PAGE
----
A president in the neighbor's backyard

The White House was looking for a middle-class family to host the president.

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President Obama delivering the State of the Union address. He and Speaker Nancy Pelosi have become political targets for Republicans.

The White House was looking for a middle-class family to host the president.

When I called my friends Erik and Cynnie Foss to inform them they might be chosen for a Presidential visit, we were all sure it was a real long shot. The White House wanted to find a middle class Seattle family to host the president and have a discussion about the economy and the impact it is having on women and families.

The Foss house seemed perfect so I asked Erik if it would be OK. There was a long silence on the line and finally acquiescence — driven by his wife Cynnie. We hung up the phone knowing that it would likely never happen.

Two days later, Erik called me and said there were a bunch of people in suits in his living room and a helicopter overhead, and my wife, Julianna, and I should probably take Thursday off.

Watching Cynnie and Erik walk out of their house with the president of the United States was an incredible sight. And yet, President Obama seemed so at ease and comfortable with the surroundings, it almost felt like he was just dropping by.

The conversation that followed showed him to be extremely well versed in economics, healthcare, education reform, the media, and politics. Full disclosure: I voted for Obama and walked precincts for him and will do it again. I happened to hear about the White House's interest in a middle-class family at a party, where it was mentioned by a local political consultant.

When I had a chance to ask a question of the president on Thursday, I wanted to know his thoughts on the current state of our public debate during the election and moving forward. I wanted to ask him how he intended to address the distortions and sometimes outright lies about him personally and his policies such as the Recovery Act, healthcare reform, student loans, and the Bush tax cuts. I was concerned that the media is abdicating its watchdog role for the truth and instead becoming obsessed with the horserace, polling, and money.

I was impressed with his response. He described very clearly the situation that he and his team faced when they took office. They had to act quickly on a number of policy fronts and didn’t pay much attention to the public relations or spin piece of the pie. They really wanted to get the policy right. He also talked about the specific reforms in the average person’s health care that will begin to be known, which will lead to long term support of the policy. For instance, health insurance companies can’t drop you because of pre-existing conditions, or because paperwork wasn’t filled out right. Small businesses will be able to buy insurance for their employees through exchanges that will reduce cost.

On the student aid front, getting the banks out of the equation saves the government money so more kids can go to college and interest rates will be reduced at the same time. Who could be against that? Particularly since these have always been taxpayer-insured loans anyway.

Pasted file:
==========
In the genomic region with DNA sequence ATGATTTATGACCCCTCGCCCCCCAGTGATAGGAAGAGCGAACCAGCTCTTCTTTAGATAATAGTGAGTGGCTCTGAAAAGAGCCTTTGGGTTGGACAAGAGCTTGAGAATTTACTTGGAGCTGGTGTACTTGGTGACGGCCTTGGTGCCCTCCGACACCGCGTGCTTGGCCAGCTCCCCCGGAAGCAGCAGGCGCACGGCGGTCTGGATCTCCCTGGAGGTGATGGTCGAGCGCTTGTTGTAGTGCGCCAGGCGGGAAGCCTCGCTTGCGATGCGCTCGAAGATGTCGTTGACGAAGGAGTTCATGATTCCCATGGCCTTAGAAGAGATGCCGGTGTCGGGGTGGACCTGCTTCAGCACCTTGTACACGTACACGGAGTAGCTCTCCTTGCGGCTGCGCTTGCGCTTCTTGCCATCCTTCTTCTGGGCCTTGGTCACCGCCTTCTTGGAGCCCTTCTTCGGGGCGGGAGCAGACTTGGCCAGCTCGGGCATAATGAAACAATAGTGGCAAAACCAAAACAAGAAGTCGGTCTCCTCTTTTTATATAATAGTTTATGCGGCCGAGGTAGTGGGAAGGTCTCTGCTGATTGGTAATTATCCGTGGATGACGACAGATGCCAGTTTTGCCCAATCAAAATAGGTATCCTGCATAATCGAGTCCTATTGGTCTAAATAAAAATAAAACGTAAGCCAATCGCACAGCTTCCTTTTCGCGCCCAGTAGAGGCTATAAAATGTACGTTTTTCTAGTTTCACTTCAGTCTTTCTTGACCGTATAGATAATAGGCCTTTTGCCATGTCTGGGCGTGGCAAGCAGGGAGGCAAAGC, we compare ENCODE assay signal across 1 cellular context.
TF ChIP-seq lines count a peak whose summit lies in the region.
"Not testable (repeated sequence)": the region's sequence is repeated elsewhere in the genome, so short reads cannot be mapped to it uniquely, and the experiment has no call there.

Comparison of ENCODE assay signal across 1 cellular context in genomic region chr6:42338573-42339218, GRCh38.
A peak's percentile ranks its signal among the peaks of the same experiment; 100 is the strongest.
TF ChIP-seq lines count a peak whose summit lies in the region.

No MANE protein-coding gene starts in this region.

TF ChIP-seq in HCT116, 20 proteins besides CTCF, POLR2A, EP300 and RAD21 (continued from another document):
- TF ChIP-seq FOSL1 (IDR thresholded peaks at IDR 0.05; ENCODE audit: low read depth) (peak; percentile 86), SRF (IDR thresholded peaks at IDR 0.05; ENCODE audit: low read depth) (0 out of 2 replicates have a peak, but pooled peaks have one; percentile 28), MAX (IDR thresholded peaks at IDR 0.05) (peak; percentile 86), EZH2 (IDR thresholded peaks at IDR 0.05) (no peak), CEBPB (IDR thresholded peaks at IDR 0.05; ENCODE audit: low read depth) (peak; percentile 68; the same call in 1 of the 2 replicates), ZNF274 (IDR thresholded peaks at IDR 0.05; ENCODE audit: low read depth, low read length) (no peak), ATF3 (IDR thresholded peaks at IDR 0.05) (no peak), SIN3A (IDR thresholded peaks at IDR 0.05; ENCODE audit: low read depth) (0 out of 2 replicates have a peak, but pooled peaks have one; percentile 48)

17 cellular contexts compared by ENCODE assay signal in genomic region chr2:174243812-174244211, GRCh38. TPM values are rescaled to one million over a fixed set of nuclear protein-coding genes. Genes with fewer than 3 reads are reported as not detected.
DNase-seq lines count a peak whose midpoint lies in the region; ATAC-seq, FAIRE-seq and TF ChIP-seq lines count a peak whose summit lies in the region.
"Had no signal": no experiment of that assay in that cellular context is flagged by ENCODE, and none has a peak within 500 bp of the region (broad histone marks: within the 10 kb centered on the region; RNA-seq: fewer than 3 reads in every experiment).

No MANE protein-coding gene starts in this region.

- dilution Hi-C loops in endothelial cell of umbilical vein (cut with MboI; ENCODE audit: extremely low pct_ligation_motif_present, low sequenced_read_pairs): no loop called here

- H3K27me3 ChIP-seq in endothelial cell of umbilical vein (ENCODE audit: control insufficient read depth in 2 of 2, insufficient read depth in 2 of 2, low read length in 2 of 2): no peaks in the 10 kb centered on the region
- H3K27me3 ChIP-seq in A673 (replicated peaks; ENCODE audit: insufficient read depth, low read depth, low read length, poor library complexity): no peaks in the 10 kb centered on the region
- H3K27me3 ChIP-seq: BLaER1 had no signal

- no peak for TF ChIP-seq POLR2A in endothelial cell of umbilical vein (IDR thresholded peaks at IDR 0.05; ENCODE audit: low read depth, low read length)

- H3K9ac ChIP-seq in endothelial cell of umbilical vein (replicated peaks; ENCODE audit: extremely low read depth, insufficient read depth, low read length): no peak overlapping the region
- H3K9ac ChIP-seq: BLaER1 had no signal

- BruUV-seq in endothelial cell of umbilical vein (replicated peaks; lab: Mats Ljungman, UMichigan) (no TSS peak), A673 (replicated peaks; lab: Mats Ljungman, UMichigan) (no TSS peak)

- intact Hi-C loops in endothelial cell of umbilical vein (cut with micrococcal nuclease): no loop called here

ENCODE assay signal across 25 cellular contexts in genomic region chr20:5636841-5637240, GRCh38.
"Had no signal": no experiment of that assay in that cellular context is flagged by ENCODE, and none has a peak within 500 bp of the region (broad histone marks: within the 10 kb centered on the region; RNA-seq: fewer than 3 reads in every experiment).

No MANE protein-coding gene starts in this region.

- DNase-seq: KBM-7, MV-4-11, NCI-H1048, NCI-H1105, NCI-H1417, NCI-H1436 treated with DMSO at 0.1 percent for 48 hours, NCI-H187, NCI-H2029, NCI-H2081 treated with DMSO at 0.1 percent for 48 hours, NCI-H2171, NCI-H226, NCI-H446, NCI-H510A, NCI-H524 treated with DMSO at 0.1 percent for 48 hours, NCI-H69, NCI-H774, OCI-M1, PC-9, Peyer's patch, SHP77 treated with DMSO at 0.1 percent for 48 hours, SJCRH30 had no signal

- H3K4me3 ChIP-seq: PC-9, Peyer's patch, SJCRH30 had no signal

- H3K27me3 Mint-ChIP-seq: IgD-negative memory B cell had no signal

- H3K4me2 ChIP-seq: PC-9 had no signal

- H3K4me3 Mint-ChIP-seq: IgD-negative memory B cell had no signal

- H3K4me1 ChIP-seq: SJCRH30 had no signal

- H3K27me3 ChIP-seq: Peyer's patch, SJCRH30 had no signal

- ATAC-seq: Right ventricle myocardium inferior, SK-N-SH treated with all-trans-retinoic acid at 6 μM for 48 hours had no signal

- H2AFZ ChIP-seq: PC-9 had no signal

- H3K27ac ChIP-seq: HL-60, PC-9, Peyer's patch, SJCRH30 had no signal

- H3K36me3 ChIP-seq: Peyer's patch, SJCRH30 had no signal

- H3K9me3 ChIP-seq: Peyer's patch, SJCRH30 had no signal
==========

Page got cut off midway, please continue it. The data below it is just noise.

He talked about the components of the Recovery Act, saving teachers jobs by helping cash strapped states, investing in infrastructure (like the South Park Bridge), providing tax cuts to small businesses, and investing in energy efficiency. Plenty of Republican senators and representatives talk locally about the need for these projects but attack the plan on the national stage. It’s as if they have forgotten how big a ditch we have just climbed out of.

In my view, he was far too easy on the media. As citizens we should demand more from our media. Sitting in the Foss backyard, we discussed the issues that touch us all, whether or not we can afford college for our kids, will my family have health care if I lose my job, or what happens if I can’t make my mortgage payment. These are the issues that need to be discussed and debated.

And even though I haven’t heard any specific ideas from the current crop of Republican challengers this year, I’m sure they have something to offer too. But let’s see it.

Rossi’s economic plan is basically about cutting spending and taxes. Fair enough. But what do he or other Republicans want to cut? If you don’t give specifics or at least raise some questions, you really don’t have a plan. And the media should stop calling it a plan and ask for some specific answers.

Whether you agree with him or not, Obama has a plan and has a policy wonk’s grasp of the details. He's taking the long view, willing to brave some rough weather in order to get to a place where the American economy moves into high gear again.

There were no scripted questions, no questions about party loyalty or ideology. Just a conversation about issues that we middle-class families worry about every day. We want smart people who are serious about helping make a stronger America. We really don’t care if someone is a witch or not. And we deserve and should start demanding that our media give us the facts and data that we need to make informed decisions about candidates and issues.

I hope that the 25 of us who were lucky enough to have this conversation with our president this cold October morning will carry this message forward and ask more of ourselves and our public dialogue.

The Foss home is back to normal now. But sitting in the backyard sipping a beer in the summertime will always seem a little more special.


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About the Authors & Contributors

Jordan Royer

Jordan Royer

Jordan Royer is the vice president for external affairs in the Seattle office of the Pacific Merchant Shipping Association.